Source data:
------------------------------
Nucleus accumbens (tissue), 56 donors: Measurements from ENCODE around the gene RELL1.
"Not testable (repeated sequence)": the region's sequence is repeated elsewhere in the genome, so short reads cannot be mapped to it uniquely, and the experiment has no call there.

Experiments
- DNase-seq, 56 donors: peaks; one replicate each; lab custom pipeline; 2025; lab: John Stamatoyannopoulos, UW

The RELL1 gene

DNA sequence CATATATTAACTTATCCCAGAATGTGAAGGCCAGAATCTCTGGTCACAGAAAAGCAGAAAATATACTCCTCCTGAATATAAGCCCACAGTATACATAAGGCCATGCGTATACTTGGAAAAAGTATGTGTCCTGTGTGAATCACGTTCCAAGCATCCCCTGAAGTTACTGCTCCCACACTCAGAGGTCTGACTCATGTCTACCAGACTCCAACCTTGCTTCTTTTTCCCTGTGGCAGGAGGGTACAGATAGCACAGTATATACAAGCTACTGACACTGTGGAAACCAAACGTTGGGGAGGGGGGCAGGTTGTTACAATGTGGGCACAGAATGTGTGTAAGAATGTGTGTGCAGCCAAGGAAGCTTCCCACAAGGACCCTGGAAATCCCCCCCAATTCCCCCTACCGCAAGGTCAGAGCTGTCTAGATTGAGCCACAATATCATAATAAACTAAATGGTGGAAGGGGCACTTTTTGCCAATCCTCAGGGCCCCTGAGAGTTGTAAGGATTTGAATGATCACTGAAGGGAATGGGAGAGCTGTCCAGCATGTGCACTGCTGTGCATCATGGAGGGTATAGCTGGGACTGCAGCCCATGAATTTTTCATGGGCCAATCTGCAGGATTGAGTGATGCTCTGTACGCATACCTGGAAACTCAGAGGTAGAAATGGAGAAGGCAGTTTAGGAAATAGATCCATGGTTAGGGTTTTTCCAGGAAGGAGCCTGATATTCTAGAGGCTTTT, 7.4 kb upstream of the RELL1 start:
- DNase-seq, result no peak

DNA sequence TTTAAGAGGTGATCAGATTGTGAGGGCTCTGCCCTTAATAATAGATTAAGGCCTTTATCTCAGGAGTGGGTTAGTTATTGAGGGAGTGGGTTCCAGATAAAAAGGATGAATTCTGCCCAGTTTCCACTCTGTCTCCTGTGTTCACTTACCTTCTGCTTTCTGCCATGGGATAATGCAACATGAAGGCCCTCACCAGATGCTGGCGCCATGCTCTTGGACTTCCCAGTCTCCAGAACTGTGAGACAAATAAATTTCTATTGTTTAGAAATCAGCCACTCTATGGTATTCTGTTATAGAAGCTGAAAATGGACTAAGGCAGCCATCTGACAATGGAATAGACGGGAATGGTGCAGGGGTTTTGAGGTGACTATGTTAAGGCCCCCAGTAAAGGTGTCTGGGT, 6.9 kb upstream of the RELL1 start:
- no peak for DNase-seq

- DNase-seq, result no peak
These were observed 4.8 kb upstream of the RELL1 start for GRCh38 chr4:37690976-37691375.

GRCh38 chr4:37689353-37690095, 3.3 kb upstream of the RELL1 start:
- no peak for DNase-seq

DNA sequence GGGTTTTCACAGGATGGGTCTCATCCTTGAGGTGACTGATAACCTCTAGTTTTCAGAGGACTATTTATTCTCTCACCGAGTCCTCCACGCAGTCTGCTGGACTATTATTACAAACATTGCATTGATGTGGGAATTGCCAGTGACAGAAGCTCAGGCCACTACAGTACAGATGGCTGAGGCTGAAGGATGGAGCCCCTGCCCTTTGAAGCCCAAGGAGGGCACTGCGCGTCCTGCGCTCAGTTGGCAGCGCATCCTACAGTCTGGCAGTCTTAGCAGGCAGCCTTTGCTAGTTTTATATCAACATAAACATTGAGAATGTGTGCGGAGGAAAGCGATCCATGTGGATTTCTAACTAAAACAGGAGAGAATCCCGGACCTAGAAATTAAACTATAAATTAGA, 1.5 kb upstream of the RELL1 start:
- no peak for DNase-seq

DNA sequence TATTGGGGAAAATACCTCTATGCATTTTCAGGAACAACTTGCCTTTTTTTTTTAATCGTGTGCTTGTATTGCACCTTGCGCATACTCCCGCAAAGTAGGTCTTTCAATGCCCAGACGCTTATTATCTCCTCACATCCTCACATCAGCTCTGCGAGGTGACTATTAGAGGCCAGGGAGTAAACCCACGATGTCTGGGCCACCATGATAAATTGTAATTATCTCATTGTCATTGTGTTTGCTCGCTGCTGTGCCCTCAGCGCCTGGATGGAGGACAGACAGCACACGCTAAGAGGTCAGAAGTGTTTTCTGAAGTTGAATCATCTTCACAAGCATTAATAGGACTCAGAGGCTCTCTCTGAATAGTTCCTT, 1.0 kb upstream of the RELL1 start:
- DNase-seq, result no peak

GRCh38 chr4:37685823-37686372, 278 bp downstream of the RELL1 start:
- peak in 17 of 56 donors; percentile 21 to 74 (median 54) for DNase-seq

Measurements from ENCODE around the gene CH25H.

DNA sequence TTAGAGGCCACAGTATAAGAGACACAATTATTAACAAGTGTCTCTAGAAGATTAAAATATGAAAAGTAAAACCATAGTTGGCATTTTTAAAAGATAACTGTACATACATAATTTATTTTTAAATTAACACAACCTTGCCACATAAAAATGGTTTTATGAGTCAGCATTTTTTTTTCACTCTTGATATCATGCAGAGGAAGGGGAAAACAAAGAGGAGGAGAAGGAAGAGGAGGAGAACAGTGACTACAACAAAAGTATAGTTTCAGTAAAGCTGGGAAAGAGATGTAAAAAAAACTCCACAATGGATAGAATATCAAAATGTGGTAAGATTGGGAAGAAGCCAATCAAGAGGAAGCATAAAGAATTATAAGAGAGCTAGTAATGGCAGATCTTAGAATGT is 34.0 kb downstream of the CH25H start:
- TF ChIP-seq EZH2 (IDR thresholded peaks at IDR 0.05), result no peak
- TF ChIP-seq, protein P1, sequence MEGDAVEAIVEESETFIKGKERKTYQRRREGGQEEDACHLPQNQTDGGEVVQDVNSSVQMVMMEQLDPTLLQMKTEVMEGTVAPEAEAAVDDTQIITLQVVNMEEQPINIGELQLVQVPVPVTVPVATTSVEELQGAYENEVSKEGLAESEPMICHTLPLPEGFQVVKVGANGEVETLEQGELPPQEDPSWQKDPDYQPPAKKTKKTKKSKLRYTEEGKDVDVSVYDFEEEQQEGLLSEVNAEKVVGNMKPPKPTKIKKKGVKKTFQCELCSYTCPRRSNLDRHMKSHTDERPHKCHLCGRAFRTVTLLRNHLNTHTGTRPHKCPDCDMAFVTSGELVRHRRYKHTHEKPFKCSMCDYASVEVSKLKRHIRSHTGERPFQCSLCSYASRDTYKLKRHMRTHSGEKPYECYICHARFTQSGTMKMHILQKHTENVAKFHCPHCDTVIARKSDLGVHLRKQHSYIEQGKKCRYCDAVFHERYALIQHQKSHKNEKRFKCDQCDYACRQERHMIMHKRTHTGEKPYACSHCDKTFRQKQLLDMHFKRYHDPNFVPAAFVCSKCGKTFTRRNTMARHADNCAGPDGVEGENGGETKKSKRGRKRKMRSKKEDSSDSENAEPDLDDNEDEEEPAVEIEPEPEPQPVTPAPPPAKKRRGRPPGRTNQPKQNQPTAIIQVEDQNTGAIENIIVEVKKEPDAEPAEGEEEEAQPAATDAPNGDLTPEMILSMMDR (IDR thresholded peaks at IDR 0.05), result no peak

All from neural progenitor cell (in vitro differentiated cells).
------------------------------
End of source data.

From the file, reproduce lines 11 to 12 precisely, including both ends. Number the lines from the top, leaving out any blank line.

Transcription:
These were observed 4.8 kb upstream of the RELL1 start for GRCh38 chr4:37690976-37691375.

GRCh38 chr4:37689353-37690095, 3.3 kb upstream of the RELL1 start: